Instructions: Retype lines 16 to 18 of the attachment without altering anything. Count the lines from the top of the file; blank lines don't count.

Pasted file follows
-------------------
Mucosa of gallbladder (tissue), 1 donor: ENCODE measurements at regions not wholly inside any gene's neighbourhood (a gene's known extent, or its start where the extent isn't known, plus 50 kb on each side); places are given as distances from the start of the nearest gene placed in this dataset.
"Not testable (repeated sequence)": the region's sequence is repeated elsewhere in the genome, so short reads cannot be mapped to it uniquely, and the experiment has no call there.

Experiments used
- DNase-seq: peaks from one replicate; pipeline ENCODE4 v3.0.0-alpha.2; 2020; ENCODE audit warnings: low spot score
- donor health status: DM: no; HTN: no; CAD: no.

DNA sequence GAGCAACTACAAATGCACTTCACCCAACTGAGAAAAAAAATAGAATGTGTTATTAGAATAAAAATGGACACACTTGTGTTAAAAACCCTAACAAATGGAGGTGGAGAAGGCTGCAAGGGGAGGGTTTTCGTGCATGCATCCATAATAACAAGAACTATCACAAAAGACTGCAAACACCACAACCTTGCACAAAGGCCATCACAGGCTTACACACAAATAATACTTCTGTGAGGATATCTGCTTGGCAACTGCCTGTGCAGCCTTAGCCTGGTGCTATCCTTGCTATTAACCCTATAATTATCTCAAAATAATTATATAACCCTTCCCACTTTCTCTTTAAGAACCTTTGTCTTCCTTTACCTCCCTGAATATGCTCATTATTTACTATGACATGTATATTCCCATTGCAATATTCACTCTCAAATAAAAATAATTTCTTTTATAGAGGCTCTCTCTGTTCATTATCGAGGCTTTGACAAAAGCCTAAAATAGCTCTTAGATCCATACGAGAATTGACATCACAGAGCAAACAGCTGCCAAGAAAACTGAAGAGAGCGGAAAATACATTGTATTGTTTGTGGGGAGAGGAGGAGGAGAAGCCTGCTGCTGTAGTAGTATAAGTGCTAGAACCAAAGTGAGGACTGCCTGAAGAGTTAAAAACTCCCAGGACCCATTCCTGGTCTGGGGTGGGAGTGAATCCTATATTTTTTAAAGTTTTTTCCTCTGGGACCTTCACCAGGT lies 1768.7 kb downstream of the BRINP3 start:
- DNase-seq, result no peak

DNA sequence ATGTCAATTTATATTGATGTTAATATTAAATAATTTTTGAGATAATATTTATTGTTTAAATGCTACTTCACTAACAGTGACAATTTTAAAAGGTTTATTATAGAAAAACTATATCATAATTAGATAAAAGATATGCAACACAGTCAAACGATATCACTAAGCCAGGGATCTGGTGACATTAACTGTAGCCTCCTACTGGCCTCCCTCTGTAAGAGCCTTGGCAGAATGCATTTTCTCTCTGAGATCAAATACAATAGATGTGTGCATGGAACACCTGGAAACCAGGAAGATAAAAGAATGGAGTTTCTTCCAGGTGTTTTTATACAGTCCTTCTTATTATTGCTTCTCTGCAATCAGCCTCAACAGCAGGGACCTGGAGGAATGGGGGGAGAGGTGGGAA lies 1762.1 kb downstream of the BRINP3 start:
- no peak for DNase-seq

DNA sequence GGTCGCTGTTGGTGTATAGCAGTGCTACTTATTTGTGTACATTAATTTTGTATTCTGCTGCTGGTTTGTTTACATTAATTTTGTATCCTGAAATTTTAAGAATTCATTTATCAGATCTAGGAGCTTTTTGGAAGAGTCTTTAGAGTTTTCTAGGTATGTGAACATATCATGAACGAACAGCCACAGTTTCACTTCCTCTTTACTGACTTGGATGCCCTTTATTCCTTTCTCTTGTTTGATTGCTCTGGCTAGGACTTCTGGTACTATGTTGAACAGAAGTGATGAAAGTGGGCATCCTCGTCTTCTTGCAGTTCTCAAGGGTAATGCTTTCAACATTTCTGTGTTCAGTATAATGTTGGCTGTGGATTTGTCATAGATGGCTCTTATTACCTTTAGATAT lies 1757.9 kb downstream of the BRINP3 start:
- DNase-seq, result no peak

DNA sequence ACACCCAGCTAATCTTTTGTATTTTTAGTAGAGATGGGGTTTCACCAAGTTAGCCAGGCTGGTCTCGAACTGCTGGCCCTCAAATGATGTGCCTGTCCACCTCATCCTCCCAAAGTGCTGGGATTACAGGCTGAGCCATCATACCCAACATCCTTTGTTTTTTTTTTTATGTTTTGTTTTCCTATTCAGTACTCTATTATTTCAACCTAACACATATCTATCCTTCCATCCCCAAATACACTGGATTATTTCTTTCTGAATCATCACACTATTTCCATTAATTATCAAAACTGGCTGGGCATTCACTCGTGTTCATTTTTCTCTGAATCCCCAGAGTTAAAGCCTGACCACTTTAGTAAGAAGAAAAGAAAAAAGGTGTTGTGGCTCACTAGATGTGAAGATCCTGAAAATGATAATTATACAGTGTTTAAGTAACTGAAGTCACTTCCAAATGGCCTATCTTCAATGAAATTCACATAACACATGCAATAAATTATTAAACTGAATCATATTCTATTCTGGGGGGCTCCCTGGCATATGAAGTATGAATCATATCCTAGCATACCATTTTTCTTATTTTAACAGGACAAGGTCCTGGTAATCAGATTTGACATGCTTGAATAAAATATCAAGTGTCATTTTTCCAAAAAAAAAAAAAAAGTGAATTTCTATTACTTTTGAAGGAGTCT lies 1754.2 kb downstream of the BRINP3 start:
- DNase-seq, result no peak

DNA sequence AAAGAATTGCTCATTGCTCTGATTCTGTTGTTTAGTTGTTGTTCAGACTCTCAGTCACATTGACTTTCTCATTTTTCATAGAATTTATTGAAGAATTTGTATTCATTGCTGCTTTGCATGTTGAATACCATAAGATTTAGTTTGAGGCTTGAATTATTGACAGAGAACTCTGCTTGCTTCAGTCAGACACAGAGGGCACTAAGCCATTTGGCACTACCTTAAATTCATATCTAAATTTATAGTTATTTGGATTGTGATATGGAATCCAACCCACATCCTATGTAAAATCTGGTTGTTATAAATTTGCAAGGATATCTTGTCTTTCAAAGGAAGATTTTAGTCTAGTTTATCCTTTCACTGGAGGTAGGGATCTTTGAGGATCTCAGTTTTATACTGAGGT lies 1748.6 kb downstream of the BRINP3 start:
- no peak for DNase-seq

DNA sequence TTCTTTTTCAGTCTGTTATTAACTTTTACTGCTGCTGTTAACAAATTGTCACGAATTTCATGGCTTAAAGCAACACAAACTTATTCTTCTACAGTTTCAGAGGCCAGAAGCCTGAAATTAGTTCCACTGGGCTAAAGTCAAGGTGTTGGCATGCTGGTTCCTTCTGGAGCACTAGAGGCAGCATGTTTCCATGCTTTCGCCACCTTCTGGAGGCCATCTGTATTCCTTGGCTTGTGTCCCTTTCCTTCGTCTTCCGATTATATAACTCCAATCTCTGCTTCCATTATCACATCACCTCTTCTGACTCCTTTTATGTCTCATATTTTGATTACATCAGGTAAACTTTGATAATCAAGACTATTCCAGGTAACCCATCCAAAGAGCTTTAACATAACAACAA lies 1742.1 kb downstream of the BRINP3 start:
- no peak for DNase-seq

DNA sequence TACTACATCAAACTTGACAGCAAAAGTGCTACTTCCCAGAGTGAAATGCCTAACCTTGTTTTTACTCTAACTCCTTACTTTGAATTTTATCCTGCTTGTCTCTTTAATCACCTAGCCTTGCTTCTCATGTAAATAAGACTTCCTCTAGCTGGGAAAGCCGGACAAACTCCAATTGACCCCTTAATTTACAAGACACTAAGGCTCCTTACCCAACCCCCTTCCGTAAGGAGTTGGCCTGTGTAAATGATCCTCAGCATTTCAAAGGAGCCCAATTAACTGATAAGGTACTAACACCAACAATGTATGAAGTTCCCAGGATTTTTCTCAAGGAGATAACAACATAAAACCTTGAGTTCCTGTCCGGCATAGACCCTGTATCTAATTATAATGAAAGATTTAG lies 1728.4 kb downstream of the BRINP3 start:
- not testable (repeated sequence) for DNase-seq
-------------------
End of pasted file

DNA sequence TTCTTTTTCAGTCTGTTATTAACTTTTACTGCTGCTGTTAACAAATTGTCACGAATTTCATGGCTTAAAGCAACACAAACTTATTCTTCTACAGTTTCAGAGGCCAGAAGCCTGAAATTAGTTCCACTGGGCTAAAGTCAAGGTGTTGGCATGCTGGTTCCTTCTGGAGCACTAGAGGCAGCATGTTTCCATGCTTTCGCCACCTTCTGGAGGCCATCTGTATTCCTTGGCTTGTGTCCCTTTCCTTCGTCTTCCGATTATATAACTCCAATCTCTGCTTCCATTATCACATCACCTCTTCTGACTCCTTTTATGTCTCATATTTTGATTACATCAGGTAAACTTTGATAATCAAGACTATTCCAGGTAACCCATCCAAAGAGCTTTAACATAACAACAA lies 1742.1 kb downstream of the BRINP3 start:
- no peak for DNase-seq

DNA sequence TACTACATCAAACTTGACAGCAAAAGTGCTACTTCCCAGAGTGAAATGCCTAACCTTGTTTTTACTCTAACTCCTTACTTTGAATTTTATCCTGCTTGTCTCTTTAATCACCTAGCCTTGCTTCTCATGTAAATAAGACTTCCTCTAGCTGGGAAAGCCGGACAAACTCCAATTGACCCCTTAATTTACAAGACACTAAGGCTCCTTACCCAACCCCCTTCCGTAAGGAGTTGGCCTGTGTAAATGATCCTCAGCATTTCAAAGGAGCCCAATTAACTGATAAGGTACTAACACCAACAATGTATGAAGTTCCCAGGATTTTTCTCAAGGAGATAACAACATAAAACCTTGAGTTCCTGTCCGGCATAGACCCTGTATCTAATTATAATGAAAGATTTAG lies 1728.4 kb downstream of the BRINP3 start: